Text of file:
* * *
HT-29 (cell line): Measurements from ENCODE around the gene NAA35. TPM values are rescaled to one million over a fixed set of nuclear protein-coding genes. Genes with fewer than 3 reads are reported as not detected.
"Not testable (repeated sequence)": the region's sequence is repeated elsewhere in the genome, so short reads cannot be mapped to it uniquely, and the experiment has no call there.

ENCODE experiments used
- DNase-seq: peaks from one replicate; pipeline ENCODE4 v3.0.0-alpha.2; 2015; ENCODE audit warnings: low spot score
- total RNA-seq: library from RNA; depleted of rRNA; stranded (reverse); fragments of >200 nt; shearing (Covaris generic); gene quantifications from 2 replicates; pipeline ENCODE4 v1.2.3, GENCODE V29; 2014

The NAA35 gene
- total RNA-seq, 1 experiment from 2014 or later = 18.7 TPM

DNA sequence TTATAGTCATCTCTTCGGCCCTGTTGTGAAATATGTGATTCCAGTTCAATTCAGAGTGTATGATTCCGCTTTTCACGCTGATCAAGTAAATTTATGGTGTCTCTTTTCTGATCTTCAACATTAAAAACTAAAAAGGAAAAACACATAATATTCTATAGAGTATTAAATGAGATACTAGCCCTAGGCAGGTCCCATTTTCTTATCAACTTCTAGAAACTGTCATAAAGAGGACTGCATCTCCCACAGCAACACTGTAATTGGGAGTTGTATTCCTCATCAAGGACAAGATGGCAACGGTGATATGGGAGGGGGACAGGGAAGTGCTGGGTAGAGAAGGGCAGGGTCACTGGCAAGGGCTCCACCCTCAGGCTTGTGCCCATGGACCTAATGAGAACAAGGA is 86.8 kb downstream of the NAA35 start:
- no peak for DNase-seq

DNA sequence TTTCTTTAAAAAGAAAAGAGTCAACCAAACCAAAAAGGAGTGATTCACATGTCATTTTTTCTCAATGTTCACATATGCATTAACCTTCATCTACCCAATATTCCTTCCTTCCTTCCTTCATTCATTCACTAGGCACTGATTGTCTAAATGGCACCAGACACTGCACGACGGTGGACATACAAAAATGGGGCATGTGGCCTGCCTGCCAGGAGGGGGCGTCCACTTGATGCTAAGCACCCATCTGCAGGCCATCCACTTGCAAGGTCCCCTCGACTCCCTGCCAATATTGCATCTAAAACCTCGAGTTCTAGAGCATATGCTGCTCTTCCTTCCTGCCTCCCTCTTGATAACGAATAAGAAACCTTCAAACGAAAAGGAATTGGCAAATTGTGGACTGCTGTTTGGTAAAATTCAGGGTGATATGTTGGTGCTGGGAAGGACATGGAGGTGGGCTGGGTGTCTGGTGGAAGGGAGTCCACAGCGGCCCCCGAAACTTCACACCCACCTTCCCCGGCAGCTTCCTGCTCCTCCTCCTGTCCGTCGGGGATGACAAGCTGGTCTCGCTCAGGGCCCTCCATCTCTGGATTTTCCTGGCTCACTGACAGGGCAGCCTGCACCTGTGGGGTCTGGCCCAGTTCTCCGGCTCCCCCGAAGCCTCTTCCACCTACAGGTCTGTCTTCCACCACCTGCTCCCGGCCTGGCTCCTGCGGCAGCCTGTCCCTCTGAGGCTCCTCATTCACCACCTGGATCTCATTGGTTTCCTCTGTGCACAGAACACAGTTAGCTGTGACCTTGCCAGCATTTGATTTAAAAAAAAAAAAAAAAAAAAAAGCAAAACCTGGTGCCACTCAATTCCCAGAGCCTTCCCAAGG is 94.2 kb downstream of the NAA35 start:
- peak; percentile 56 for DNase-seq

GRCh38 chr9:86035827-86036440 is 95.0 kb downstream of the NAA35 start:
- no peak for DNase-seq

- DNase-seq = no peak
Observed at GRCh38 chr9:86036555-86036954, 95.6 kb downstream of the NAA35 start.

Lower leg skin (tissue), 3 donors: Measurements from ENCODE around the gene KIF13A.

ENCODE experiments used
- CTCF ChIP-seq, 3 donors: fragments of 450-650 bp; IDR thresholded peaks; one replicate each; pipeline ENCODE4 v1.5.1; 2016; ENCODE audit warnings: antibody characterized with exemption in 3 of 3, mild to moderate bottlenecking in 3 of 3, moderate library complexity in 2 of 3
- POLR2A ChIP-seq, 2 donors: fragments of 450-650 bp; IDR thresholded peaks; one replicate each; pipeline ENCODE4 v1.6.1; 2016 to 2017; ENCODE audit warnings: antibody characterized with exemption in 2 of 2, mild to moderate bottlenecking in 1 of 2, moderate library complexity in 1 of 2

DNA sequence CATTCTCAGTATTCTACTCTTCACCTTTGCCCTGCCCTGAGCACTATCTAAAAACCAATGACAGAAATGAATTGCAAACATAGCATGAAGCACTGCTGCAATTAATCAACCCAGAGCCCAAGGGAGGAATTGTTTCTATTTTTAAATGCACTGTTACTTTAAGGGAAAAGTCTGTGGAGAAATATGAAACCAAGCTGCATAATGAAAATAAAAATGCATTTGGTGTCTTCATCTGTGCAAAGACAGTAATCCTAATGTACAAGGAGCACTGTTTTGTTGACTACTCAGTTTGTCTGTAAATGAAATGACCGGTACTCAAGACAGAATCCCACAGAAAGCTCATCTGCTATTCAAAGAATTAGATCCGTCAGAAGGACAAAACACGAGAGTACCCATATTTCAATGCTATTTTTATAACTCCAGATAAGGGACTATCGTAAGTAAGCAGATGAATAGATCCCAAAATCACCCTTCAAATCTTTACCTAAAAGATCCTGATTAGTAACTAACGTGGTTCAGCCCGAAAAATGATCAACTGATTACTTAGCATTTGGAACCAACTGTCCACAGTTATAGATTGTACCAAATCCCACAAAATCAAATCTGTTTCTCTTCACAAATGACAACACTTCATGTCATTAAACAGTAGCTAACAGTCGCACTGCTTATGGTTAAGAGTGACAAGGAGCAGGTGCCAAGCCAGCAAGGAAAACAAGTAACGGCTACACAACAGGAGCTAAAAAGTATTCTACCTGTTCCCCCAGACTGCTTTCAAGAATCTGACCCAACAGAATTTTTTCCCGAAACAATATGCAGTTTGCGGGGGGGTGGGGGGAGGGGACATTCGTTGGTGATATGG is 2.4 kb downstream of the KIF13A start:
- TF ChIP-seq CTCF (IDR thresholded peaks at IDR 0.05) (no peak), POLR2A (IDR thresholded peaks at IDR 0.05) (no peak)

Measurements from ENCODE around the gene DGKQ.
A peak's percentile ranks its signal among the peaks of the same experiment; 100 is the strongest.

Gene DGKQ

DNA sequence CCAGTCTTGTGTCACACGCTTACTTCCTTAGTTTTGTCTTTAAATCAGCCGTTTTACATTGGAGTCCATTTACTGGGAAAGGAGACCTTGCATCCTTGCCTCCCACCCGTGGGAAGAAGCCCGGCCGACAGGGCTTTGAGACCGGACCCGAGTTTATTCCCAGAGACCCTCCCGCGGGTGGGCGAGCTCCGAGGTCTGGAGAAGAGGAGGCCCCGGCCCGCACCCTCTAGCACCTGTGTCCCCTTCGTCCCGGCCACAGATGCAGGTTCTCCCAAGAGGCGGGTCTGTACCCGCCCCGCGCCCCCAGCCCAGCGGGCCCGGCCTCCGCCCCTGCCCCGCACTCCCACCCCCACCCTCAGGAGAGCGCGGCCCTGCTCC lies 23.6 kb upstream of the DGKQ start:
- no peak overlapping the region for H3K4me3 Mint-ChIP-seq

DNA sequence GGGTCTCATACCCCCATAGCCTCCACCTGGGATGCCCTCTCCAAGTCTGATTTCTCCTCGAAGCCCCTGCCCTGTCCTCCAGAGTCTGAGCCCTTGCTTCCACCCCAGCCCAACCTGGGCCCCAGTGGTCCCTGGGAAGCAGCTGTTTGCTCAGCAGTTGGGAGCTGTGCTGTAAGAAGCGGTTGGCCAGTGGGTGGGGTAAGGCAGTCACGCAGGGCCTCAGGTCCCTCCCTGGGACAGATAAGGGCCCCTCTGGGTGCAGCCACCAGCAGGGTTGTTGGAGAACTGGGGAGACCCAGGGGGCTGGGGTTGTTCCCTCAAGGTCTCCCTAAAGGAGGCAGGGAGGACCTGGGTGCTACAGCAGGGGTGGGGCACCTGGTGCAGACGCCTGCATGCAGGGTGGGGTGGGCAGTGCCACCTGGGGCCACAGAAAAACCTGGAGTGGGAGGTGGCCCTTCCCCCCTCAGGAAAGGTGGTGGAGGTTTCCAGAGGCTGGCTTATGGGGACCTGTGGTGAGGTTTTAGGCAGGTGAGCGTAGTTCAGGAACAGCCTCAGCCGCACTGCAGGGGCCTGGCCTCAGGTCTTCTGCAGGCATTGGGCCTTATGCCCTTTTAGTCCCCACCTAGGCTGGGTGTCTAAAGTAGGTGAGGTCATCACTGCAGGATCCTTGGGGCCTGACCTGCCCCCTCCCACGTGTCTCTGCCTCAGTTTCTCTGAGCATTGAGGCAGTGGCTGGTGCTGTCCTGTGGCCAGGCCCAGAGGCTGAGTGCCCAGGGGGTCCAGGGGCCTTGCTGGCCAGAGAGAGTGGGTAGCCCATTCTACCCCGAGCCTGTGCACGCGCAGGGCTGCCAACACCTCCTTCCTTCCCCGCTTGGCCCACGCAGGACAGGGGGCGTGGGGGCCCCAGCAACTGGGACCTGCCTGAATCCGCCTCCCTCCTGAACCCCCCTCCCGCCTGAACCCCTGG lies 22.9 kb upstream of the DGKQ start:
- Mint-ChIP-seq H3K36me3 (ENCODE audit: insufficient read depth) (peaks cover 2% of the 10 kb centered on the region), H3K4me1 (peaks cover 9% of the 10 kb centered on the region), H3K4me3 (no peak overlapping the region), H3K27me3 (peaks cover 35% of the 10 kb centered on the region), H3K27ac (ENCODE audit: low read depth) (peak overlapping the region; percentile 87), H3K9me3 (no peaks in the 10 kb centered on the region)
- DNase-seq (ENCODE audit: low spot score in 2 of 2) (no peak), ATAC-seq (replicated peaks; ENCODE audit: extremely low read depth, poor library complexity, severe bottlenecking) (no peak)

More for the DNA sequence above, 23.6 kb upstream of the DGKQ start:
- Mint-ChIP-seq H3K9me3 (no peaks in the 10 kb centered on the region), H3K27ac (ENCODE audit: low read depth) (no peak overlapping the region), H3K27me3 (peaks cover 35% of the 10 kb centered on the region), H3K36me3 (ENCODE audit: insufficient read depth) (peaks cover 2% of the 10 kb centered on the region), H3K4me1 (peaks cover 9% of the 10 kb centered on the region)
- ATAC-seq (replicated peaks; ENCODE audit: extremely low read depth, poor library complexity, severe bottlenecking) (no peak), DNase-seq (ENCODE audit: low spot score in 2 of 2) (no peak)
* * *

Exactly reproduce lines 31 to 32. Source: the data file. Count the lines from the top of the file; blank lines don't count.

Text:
- Mint-ChIP-seq H3K9me3 (no peaks in the 10 kb centered on the region), H3K27ac (ENCODE audit: low read depth) (no peak overlapping the region), H3K27me3 (peaks cover 35% of the 10 kb centered on the region), H3K36me3 (ENCODE audit: insufficient read depth) (peaks cover 2% of the 10 kb centered on the region), H3K4me1 (peaks cover 9% of the 10 kb centered on the region)
- ATAC-seq (replicated peaks; ENCODE audit: extremely low read depth, poor library complexity, severe bottlenecking) (no peak), DNase-seq (ENCODE audit: low spot score in 2 of 2) (no peak)